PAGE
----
Paul’s Footsteps #230

 Footsteps #230

When we get together, I want to encourage you in your faith, but I also want to be encouraged by yours.” NLT (Rom.1:12)

Notice the humility Paul demonstrates in Rom.1:12. Listen to the great apostle! Listen to the man directly called by God on the road to Damascus! Listen to the man greatly used of God! Listen to one of the most influential voices in the history of civilisation! Yet he was not above learning from anyone. Spiritual pride is about the worst of all illnesses. It is no accident that Jesus begins the Beatitudes with, “Blessed are the poor in spirit: for theirs is the kingdom of heaven.” (Matt.5:3.) He knew that it is only the humble who can hear His voice. 

We need to see the church not in terms of greater and lesser members but as a mutual-enhancement society in which every person is a servant and teacher to others. That appears to have been Paul’s ideal in this verse. He not only gave blessings but he was open to receiving them from those he served.  

Notice the 3 “I am’s” in vs14-16

For I have a great sense of obligation to people in both the civilized world and the rest of the world, to the educated and uneducated alike. 15 So I am eager to come to you in Rome, too, to preach the Good News.16 For I am not ashamed of this Good News about Christ. It is the power of God at work, saving everyone who believes—the Jew first and also the Gentile.” NLT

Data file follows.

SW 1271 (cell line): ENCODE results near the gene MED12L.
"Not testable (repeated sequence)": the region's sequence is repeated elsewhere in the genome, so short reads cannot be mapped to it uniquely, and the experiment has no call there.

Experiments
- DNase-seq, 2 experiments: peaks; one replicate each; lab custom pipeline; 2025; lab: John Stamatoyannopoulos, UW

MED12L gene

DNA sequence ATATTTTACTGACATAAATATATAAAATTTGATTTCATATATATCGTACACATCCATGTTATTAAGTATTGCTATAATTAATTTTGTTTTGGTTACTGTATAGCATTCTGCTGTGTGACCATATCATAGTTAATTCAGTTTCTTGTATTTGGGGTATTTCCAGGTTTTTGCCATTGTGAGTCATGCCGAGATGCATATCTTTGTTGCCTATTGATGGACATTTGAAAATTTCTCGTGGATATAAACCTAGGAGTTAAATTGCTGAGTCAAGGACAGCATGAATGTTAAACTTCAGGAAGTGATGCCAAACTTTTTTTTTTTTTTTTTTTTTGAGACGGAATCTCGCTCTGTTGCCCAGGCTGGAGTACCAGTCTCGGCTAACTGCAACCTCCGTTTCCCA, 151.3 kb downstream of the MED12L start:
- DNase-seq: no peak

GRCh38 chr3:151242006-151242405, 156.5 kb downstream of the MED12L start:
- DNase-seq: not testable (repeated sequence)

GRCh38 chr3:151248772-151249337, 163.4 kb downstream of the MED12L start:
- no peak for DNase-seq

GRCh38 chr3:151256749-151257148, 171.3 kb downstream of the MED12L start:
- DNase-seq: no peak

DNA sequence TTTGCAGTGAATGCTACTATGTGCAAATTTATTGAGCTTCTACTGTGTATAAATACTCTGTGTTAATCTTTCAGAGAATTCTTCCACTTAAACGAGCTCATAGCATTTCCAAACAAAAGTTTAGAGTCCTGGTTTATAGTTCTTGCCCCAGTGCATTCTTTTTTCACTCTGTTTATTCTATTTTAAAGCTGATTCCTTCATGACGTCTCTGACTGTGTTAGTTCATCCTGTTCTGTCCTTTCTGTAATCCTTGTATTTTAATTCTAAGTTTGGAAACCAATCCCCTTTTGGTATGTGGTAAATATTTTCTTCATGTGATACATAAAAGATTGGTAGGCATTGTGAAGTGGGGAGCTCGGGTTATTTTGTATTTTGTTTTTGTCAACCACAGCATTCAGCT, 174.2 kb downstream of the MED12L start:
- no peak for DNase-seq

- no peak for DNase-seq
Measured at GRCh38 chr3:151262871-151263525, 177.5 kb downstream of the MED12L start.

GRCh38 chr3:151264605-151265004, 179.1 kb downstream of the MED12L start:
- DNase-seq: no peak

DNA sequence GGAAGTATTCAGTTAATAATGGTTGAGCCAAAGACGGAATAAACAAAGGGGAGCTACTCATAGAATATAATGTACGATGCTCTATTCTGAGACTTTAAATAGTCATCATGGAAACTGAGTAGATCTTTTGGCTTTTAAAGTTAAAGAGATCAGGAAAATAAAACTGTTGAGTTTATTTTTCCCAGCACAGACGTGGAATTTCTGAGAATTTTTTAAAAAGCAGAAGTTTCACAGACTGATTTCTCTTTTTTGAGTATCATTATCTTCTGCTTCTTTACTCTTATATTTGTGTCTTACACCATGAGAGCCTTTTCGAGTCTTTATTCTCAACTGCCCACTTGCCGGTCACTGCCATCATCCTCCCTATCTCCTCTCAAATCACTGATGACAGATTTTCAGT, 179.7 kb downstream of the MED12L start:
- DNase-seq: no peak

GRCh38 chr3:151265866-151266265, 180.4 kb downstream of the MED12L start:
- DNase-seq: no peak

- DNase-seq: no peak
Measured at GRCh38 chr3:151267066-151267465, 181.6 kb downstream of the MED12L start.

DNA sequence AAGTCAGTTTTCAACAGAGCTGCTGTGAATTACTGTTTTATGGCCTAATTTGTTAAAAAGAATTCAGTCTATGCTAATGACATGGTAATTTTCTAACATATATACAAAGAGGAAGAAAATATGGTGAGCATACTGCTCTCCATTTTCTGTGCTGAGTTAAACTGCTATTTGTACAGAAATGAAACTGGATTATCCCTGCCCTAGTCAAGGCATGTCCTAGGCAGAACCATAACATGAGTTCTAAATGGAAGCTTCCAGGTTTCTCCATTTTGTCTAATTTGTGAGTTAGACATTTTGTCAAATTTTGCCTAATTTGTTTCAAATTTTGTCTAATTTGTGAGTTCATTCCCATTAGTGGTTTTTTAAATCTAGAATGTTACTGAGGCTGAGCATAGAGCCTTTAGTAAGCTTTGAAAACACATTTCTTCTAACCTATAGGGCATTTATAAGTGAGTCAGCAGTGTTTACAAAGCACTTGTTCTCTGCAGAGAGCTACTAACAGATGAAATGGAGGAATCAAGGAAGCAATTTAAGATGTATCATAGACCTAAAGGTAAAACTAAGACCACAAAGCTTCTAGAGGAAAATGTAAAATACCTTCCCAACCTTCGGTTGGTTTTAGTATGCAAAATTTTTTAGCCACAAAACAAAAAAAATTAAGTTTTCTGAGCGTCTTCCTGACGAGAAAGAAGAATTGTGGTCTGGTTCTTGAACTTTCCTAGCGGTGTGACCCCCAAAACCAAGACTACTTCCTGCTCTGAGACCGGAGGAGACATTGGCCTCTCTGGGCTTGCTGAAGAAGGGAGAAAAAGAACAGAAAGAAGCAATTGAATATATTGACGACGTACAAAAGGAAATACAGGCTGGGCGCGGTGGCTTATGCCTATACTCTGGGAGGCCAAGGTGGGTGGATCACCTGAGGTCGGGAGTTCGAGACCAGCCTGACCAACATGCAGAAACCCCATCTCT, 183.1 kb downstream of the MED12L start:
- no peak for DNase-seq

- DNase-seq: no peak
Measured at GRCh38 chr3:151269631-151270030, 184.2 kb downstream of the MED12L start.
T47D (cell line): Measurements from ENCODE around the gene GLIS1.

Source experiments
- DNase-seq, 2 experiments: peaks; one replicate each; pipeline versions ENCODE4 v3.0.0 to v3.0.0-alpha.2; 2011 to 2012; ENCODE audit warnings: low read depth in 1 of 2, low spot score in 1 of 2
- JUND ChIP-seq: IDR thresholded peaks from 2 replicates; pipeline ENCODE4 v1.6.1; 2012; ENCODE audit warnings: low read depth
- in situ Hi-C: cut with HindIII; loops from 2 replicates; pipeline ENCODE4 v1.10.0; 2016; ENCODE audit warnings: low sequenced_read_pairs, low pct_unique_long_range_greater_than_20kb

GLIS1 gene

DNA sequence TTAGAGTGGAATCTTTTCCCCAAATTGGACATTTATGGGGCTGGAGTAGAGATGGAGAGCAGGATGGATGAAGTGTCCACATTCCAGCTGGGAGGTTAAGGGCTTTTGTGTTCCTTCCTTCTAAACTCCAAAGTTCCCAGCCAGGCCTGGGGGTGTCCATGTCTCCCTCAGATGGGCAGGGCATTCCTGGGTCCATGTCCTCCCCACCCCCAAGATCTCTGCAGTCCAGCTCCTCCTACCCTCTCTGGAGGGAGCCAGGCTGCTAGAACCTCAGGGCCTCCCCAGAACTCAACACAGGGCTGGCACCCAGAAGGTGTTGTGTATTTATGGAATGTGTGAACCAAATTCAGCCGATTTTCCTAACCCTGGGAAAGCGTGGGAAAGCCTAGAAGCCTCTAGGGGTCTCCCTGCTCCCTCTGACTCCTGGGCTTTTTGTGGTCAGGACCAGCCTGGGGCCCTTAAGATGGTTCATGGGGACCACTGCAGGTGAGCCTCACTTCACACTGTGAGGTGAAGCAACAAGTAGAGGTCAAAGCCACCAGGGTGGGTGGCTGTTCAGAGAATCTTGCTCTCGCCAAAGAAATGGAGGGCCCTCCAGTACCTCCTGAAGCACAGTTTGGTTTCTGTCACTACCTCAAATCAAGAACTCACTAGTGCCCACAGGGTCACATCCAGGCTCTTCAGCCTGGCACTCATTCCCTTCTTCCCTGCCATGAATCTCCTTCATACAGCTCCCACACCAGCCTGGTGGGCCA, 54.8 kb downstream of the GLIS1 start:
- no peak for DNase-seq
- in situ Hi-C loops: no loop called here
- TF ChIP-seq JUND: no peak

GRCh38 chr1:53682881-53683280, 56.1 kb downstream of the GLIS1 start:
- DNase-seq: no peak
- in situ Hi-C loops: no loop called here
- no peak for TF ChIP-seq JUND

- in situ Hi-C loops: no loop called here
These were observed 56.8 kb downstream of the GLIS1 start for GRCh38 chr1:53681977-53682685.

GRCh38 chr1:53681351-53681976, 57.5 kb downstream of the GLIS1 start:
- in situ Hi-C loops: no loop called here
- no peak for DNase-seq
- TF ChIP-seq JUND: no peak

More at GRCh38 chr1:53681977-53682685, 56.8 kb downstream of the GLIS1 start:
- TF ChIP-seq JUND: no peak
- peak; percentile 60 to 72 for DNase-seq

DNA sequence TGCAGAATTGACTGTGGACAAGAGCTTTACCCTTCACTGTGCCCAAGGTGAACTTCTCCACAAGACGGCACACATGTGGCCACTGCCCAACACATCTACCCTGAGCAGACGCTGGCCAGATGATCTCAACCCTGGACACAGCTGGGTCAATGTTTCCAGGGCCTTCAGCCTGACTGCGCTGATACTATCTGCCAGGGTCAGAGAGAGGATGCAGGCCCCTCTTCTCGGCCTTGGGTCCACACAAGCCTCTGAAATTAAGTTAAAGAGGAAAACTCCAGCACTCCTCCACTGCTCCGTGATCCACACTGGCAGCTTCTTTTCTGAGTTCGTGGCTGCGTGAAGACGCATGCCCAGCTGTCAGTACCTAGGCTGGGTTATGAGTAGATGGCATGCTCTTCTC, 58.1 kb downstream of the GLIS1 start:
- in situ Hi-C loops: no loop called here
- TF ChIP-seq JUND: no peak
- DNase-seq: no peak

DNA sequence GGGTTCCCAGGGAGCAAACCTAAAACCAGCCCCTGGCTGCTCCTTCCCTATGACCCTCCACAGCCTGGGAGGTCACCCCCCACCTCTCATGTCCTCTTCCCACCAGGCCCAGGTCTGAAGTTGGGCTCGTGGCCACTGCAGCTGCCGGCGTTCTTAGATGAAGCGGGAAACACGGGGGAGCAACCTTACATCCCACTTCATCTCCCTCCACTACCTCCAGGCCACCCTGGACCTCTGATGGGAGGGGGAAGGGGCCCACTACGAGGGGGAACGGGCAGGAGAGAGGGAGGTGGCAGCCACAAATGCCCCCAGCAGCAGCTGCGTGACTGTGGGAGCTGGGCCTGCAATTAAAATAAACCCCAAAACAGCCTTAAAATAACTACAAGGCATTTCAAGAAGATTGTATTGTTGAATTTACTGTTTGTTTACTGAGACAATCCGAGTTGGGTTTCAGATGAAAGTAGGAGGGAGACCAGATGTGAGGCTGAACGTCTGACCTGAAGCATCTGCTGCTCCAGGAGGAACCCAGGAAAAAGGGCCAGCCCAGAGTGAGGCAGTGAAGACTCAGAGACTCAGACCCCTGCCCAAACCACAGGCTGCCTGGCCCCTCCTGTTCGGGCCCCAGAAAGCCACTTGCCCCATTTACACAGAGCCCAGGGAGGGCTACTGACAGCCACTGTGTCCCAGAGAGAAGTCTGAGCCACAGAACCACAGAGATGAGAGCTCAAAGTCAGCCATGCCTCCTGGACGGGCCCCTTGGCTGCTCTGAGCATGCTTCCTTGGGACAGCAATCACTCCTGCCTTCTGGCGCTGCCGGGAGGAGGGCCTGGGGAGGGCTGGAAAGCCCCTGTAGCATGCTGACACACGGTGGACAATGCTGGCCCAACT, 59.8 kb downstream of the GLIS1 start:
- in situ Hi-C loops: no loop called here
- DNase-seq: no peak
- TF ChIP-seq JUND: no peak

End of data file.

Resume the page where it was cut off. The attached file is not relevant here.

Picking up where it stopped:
He is obligated, eager, and not ashamed. Part of the secret of the success of Paul’s ministry was that he fully believed that he was under a moral obligation to preach the gospel message. For him, that obligation was not an option but debt to the Christ who had given him His life that he might have life everlasting. This was not a dreary duty – he was eager so that others might understand the truth that had so blessed his own personal life. When it came to Jesus, Paul was a difficult man to shut up. His eagerness kept him active. 

With vs14-15 we are beginning to touch upon the heart of his theme in Romans. Firstly, that his message was for Jews, Gentiles, the intelligent and the educated, and those who lacked education. As we shall soon see, Paul’s theme in Romans is essentially that God’s grace and mercy are for everyone. Paul will expound on that idea in v16. 

The reason for Paul’s eagerness to preach is that he realises that the good news is better than anyone can even imagine. Unable to sit still, he is impelled to tell others about Jesus. 

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